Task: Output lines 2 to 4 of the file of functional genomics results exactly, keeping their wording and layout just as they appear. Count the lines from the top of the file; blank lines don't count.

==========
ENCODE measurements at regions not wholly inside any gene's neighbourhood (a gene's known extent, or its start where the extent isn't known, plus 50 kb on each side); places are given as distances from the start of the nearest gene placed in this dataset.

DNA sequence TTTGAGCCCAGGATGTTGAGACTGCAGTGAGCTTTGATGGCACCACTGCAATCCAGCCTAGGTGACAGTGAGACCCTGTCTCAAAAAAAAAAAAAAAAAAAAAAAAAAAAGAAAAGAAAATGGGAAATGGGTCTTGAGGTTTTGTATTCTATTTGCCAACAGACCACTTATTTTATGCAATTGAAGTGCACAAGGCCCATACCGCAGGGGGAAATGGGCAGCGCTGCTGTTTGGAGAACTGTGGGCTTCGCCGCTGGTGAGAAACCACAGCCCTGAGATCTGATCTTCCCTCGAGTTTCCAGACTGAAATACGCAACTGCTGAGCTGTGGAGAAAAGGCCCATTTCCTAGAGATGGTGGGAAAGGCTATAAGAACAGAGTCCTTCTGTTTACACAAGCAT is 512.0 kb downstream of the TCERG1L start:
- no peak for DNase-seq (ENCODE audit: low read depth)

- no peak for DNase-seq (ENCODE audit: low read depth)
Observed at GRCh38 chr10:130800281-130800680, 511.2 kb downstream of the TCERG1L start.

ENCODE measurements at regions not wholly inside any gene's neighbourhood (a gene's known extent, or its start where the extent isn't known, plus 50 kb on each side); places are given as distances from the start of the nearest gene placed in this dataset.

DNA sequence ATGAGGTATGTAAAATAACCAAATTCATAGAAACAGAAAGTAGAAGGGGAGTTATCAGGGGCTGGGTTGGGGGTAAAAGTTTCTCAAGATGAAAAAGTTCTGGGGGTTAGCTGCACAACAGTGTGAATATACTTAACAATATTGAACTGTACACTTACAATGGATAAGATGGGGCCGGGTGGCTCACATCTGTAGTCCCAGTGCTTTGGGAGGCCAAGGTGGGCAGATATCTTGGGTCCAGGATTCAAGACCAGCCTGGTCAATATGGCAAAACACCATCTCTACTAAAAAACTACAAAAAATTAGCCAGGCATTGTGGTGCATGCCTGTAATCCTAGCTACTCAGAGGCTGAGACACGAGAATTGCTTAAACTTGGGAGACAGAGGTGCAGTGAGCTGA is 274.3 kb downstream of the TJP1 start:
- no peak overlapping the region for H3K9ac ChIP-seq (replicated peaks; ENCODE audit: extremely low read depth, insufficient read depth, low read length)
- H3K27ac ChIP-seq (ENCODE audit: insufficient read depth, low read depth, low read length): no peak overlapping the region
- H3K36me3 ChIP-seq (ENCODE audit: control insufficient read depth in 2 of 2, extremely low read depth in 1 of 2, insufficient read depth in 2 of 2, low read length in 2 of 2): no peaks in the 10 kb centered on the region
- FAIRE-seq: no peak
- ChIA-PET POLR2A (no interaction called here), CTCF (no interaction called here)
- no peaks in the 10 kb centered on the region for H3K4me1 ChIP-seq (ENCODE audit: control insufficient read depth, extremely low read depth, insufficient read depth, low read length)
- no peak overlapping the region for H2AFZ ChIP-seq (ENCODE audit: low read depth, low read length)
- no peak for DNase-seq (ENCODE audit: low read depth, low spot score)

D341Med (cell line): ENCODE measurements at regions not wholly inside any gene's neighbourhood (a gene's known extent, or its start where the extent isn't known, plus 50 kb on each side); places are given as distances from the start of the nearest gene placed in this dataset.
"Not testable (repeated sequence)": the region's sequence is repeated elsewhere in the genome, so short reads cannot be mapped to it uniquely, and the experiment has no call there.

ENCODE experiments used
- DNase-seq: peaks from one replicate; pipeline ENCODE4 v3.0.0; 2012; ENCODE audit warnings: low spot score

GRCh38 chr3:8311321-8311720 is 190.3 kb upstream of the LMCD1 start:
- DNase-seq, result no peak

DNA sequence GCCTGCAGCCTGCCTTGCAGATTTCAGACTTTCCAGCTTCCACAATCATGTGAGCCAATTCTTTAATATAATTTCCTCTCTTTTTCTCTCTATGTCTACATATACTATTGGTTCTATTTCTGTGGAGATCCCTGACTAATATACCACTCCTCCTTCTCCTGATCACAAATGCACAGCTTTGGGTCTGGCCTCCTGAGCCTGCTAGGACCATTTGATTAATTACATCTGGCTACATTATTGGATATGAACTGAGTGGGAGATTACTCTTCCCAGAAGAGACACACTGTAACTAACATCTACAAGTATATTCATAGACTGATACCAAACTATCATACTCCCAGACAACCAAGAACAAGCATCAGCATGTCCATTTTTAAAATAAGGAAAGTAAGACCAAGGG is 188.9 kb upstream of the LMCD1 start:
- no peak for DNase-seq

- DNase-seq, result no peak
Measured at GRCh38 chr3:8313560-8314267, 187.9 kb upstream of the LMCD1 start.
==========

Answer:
DNA sequence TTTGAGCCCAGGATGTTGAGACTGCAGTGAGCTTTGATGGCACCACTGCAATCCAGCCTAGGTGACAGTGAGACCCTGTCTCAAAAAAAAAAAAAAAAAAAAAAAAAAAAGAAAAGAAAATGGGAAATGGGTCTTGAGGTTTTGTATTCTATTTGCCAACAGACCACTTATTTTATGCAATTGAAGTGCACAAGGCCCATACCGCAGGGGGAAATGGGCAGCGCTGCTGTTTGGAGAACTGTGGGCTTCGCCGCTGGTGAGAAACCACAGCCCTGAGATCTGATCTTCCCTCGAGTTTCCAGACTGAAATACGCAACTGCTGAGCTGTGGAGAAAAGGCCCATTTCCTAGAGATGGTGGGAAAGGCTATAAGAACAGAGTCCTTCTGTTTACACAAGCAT is 512.0 kb downstream of the TCERG1L start:
- no peak for DNase-seq (ENCODE audit: low read depth)

- no peak for DNase-seq (ENCODE audit: low read depth)